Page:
The Corks and Forks Grand Tasting will take place on Saturday from 2 p.m. to 5 p.m. at the Bellamy, with live music from Arthur Sake from 1 p.m. to 3 p.m. and Hooch Runners from 3 p.m. to 5 p.m. Local restaurants and wine vendors will align the lawn and inside the historic structure, as folks meander and sip and nibble ($45 a person). Over a dozen local restaurants will be on hand, including return participants Rx, San Juan (winner from last year’s event), Basics, 9 Bakery and Lounge, and CAM Café, along with newcomers The Seasoned Gourmet, King Neptune, Olive Café, Ceviche’s, and the soon-to-be-opened Pinpoint.
“The restaurants’ offerings continue to blow me away each and every year,” Bonney says. “I especially love when it’s something out of the box from their normal fare.”
Fortunate Glass will serve Vietnamese cold melon soup and pickled-vegetable rice paper rolls. Little Dipper plans on making bison meatballs and chocolate truffles. 9 Bakery will dish out mojama (spice cured tuna) over radish salad with spinach fume.
As well, over 150 wines will be available for tasting, and attendees can purchase bottles and cases at discounts, with a portion of proceeds going to the featured charities. “It’s like a wine Christmas,” Bonney excites. Folks will sip on everything from Ancient Peaks Merlot from Paso Robles, to Huia & Hunky Dory wines from New Zealand (with winemaker Claire Allen in town) to Signorello Estates in Napa Valley.
A panel of judges will hand out awards in various categories, including sweet and savory for food, as well as four wine categories: old world red, old world white, new world red, and new world white. The industry experts, as chosen by the WWFF board, will judge on a blind tasting. There will be people’s choice awards given, too.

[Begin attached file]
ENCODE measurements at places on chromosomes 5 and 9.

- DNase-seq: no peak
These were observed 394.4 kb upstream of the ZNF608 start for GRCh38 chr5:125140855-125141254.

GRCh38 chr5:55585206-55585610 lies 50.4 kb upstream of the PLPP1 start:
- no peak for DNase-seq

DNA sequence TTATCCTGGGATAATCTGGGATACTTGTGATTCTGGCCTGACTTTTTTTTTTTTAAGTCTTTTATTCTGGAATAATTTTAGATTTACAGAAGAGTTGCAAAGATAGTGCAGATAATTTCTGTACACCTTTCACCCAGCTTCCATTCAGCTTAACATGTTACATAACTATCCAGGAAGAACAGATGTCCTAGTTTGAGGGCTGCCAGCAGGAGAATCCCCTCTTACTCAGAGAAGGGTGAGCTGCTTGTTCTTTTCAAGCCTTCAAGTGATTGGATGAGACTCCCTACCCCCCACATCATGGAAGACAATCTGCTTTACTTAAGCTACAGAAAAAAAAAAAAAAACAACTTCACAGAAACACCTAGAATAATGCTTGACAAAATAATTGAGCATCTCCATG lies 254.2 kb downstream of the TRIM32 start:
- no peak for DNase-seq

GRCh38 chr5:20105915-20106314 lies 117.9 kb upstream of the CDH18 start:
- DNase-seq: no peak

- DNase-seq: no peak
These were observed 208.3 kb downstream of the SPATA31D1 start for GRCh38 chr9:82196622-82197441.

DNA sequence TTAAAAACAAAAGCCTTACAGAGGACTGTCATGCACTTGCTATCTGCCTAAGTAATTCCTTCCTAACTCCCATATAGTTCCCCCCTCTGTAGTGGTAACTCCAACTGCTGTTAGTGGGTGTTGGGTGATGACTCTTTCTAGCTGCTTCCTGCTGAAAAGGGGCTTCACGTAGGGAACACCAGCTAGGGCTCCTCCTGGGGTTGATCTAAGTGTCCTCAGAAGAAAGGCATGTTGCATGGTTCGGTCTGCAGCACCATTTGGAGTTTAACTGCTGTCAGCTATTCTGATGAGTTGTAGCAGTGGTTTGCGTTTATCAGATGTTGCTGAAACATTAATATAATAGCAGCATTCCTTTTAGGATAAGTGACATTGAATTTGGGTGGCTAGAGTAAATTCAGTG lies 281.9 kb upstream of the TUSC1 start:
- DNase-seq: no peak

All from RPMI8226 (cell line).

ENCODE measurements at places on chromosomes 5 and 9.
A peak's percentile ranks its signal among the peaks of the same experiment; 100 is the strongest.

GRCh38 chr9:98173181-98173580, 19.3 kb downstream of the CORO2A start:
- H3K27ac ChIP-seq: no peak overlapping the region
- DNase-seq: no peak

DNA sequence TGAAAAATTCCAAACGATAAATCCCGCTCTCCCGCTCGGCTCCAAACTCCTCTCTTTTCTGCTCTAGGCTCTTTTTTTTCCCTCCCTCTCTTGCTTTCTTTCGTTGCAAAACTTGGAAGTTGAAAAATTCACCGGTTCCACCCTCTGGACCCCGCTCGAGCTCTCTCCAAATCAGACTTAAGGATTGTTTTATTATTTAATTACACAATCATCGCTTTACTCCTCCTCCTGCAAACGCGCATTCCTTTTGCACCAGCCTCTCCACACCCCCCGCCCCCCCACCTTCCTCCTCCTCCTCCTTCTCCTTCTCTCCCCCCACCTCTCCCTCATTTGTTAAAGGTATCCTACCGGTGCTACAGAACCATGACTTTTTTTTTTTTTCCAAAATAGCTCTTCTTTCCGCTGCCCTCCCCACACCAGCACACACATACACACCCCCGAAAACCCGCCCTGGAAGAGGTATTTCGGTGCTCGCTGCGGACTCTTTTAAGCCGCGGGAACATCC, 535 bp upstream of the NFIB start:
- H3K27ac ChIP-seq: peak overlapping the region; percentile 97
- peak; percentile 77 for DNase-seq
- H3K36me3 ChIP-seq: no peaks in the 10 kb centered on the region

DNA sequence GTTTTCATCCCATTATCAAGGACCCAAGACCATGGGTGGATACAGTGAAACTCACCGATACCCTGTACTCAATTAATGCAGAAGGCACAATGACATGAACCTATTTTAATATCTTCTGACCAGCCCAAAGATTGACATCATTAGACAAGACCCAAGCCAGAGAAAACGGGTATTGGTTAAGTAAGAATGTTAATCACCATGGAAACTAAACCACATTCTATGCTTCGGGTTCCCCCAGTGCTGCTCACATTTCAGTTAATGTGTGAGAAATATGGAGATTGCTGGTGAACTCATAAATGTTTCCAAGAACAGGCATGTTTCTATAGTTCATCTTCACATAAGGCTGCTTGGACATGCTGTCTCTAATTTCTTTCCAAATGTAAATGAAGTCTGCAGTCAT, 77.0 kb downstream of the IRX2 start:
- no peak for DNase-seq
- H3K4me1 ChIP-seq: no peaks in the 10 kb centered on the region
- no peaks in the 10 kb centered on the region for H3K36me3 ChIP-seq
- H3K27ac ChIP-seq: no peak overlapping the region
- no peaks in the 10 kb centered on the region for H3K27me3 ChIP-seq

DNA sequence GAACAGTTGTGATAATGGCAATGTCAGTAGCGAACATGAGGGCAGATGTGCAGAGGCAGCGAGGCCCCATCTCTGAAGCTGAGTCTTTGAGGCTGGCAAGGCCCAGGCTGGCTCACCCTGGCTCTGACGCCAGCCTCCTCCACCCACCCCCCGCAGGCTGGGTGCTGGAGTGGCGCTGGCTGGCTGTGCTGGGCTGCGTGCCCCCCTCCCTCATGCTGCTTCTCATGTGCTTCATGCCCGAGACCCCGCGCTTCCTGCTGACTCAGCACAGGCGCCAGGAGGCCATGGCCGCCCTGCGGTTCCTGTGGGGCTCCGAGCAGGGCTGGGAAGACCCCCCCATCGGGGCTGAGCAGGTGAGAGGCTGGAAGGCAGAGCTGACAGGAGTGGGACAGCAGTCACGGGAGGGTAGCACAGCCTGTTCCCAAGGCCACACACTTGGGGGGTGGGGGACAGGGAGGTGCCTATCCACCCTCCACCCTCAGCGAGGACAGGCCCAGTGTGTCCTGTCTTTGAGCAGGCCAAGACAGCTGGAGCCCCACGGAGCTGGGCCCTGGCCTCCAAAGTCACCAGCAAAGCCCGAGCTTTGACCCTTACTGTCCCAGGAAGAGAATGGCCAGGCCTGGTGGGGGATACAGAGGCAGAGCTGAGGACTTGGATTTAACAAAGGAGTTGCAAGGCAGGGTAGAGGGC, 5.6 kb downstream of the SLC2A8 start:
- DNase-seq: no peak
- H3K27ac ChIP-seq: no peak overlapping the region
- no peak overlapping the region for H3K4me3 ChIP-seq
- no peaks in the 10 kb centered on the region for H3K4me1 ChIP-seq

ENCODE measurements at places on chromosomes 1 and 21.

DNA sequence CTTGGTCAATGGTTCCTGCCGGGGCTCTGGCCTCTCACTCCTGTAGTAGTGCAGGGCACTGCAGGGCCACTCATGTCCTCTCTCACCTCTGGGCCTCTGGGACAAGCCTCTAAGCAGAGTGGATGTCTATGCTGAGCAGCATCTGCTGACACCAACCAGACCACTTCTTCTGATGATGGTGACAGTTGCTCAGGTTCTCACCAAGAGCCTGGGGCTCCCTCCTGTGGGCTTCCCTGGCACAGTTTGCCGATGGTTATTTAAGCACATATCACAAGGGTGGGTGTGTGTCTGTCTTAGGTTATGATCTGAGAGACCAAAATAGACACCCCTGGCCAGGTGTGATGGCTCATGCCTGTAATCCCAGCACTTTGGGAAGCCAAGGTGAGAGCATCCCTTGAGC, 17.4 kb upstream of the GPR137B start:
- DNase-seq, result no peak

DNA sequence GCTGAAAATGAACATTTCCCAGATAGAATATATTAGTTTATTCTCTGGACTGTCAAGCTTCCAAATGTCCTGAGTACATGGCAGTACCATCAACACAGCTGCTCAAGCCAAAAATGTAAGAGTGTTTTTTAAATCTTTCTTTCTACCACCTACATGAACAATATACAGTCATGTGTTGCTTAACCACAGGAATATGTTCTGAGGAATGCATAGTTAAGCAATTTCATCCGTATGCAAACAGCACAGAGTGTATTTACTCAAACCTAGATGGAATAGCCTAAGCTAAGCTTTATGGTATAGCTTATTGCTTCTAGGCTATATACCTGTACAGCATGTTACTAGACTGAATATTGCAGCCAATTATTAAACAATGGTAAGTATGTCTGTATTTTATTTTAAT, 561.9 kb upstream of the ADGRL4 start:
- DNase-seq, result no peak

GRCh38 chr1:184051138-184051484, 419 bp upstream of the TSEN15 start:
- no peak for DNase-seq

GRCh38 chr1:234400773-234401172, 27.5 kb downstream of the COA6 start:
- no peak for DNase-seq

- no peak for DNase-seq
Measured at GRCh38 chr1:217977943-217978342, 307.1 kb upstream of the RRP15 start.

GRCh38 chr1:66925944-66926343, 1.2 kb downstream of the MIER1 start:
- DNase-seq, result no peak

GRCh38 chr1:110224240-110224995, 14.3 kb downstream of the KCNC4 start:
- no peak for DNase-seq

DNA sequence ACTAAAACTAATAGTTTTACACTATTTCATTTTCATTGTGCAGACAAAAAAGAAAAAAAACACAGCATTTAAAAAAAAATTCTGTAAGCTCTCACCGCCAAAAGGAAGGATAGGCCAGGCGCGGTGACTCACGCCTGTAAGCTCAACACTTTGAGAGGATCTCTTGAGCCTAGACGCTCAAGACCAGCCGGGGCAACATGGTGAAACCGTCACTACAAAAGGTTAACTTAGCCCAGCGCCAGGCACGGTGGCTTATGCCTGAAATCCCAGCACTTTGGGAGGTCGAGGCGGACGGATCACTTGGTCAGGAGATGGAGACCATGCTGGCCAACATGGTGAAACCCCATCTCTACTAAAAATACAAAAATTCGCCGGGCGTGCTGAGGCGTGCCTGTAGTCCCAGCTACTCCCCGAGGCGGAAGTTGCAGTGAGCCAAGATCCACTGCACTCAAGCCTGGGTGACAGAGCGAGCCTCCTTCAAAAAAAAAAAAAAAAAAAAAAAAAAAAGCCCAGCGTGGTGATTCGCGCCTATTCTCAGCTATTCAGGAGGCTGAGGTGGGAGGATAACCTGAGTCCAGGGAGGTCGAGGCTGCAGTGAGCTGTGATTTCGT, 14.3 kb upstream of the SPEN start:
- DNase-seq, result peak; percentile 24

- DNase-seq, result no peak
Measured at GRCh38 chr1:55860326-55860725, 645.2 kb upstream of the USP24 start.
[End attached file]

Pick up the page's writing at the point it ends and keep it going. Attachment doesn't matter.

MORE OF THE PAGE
Sunday’s Bubbles, Brews and Street Eats wraps up the weekend from 1 p.m. to 4 p.m. In fact, the WWFF board has focused a lot on improving this particular event by increasing participants significantly. More so, every brewery in town will be attending: Wilmington Brewing Company, Flytrap Brewing, Ironclad Brewery, Front Street Brewery, Broomtail Craft Brewery, Good Hops, and Kind Beer.
“Waterworks, which is slated to open later this year, will be on hand promoting themselves (no beer), too,” Bonney notes. “Also from North Carolina, we will be showcasing Double Barley out of Smithfield, Sierra Nevada, now brewing in Brevard, and Mount Pleasant, South Carolina’s Westbrook.”
There will be a mimosa and champagne cocktail bar set up as well. “We will showcase many sparkling wines, and mixologist Jonathan Jones from Salem, Oregon, will be creating the cocktails,” Bonney tells.
Entry is only $10 and comes with five tasting tickets. On Sunday, a $5 kid’s ticket is available, too; however, children 12 and under are admitted for free. Additional tasting tickets will be available for $1 each. WWFF is encouraging folks to bring can goods for Nourish NC to receive an additional tasting ticket.
“Nourish NC’s biggest needs right now are canned fruit, chili with beans, large canned chicken or tuna, boxes of crackers, and high protein bars (Cliff, Kashi, etc.),” Bonney says.
Sunday’s participating food trucks include PT’s Grille, A&M’s Red Food Truck, Vittles, Trolly Stop and pop-up shop So Sweet Chocolate. Wilmington’s newest brewery tour, Port City Brew Bus, will be on hand with games. Folks will be able to vote on their favorite brewery of the afternoon, too. Local bands Whiskey Point, Jesse Stockton and Perry Smith will perform throughout the day. “There will be an additional tent on the Bellamy grounds to allow us to comfortably host more attendees and invite more vendors this year,” Bonney tells.
Wilmington Wine and Food Festival
May 1 – 3
503 Market Street
Friday VIP Cocktail Party
7 p.m. – 10 p.m. • $35 or $60/couple
Saturday Corks and Forks Grand Tasting
2 p.m. – 5 p.m. • $45
Sunday Bubbles, Brews and Street Eats
1 p.m. – 4 p.m. • $10 or $5 for
kids 12 and under